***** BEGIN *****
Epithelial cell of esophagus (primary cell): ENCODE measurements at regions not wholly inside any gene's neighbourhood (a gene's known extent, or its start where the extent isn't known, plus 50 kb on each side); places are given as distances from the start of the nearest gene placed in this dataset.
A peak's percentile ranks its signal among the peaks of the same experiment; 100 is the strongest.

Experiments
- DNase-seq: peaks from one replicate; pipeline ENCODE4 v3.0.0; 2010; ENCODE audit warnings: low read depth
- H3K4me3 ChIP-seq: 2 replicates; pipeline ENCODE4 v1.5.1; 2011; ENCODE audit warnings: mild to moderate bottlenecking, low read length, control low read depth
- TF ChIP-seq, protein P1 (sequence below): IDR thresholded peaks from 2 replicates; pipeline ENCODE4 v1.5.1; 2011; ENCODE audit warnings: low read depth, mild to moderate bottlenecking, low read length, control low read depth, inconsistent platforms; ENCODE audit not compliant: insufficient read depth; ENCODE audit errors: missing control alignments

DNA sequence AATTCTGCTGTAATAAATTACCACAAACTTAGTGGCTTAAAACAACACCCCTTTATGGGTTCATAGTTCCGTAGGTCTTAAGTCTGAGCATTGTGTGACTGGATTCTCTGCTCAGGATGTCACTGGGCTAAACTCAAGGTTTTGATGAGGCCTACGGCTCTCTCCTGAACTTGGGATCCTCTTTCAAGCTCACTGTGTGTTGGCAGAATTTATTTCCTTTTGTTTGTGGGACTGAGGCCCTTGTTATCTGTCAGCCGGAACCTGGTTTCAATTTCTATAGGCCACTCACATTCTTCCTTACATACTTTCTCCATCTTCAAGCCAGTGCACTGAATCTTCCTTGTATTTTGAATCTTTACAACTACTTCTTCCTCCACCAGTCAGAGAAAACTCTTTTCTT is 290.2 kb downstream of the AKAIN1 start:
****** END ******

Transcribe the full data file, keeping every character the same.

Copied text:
Epithelial cell of esophagus (primary cell): ENCODE measurements at regions not wholly inside any gene's neighbourhood (a gene's known extent, or its start where the extent isn't known, plus 50 kb on each side); places are given as distances from the start of the nearest gene placed in this dataset.
A peak's percentile ranks its signal among the peaks of the same experiment; 100 is the strongest.

Experiments
- DNase-seq: peaks from one replicate; pipeline ENCODE4 v3.0.0; 2010; ENCODE audit warnings: low read depth
- H3K4me3 ChIP-seq: 2 replicates; pipeline ENCODE4 v1.5.1; 2011; ENCODE audit warnings: mild to moderate bottlenecking, low read length, control low read depth
- TF ChIP-seq, protein P1 (sequence below): IDR thresholded peaks from 2 replicates; pipeline ENCODE4 v1.5.1; 2011; ENCODE audit warnings: low read depth, mild to moderate bottlenecking, low read length, control low read depth, inconsistent platforms; ENCODE audit not compliant: insufficient read depth; ENCODE audit errors: missing control alignments

DNA sequence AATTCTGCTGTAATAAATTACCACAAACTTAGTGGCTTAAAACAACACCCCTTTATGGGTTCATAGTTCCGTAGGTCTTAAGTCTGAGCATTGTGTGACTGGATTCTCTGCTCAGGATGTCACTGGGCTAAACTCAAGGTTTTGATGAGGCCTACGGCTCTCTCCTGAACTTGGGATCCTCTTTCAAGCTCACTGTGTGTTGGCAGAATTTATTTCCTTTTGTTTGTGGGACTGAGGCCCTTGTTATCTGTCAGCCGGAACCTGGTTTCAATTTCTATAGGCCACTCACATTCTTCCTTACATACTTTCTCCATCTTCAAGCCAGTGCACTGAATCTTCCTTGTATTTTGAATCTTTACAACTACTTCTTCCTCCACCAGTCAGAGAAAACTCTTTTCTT is 290.2 kb downstream of the AKAIN1 start: